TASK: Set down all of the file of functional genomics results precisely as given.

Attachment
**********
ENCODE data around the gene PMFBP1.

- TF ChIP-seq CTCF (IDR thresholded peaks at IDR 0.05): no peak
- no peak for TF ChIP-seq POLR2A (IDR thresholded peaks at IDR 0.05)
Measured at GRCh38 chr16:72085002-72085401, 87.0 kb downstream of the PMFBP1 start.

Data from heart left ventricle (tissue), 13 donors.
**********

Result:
ENCODE data around the gene PMFBP1.

- TF ChIP-seq CTCF (IDR thresholded peaks at IDR 0.05): no peak
- no peak for TF ChIP-seq POLR2A (IDR thresholded peaks at IDR 0.05)
Measured at GRCh38 chr16:72085002-72085401, 87.0 kb downstream of the PMFBP1 start.

Data from heart left ventricle (tissue), 13 donors.